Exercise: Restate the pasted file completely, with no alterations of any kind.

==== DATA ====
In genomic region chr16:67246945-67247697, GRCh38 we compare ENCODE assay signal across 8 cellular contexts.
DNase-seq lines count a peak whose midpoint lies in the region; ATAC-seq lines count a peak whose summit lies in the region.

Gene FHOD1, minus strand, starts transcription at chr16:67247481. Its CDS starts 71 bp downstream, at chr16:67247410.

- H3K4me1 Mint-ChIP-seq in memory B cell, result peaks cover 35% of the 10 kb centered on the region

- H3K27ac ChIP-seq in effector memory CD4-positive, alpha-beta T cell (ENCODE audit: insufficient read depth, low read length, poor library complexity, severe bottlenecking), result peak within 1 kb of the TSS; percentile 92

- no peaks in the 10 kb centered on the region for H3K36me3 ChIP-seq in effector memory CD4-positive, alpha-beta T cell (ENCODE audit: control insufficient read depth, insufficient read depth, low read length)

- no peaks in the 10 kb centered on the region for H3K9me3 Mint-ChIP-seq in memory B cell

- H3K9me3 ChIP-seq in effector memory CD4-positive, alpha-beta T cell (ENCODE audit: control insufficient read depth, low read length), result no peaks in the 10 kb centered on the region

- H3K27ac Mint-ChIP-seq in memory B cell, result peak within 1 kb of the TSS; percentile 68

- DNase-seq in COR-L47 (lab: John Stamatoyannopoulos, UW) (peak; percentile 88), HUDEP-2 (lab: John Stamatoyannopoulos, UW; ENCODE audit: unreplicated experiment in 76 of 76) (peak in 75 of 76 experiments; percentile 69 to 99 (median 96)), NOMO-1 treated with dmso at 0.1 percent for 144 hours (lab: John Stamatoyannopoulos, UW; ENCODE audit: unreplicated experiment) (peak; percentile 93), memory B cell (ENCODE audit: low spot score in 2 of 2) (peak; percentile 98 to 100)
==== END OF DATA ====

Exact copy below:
In genomic region chr16:67246945-67247697, GRCh38 we compare ENCODE assay signal across 8 cellular contexts.
DNase-seq lines count a peak whose midpoint lies in the region; ATAC-seq lines count a peak whose summit lies in the region.

Gene FHOD1, minus strand, starts transcription at chr16:67247481. Its CDS starts 71 bp downstream, at chr16:67247410.

- H3K4me1 Mint-ChIP-seq in memory B cell, result peaks cover 35% of the 10 kb centered on the region

- H3K27ac ChIP-seq in effector memory CD4-positive, alpha-beta T cell (ENCODE audit: insufficient read depth, low read length, poor library complexity, severe bottlenecking), result peak within 1 kb of the TSS; percentile 92

- no peaks in the 10 kb centered on the region for H3K36me3 ChIP-seq in effector memory CD4-positive, alpha-beta T cell (ENCODE audit: control insufficient read depth, insufficient read depth, low read length)

- no peaks in the 10 kb centered on the region for H3K9me3 Mint-ChIP-seq in memory B cell

- H3K9me3 ChIP-seq in effector memory CD4-positive, alpha-beta T cell (ENCODE audit: control insufficient read depth, low read length), result no peaks in the 10 kb centered on the region

- H3K27ac Mint-ChIP-seq in memory B cell, result peak within 1 kb of the TSS; percentile 68

- DNase-seq in COR-L47 (lab: John Stamatoyannopoulos, UW) (peak; percentile 88), HUDEP-2 (lab: John Stamatoyannopoulos, UW; ENCODE audit: unreplicated experiment in 76 of 76) (peak in 75 of 76 experiments; percentile 69 to 99 (median 96)), NOMO-1 treated with dmso at 0.1 percent for 144 hours (lab: John Stamatoyannopoulos, UW; ENCODE audit: unreplicated experiment) (peak; percentile 93), memory B cell (ENCODE audit: low spot score in 2 of 2) (peak; percentile 98 to 100)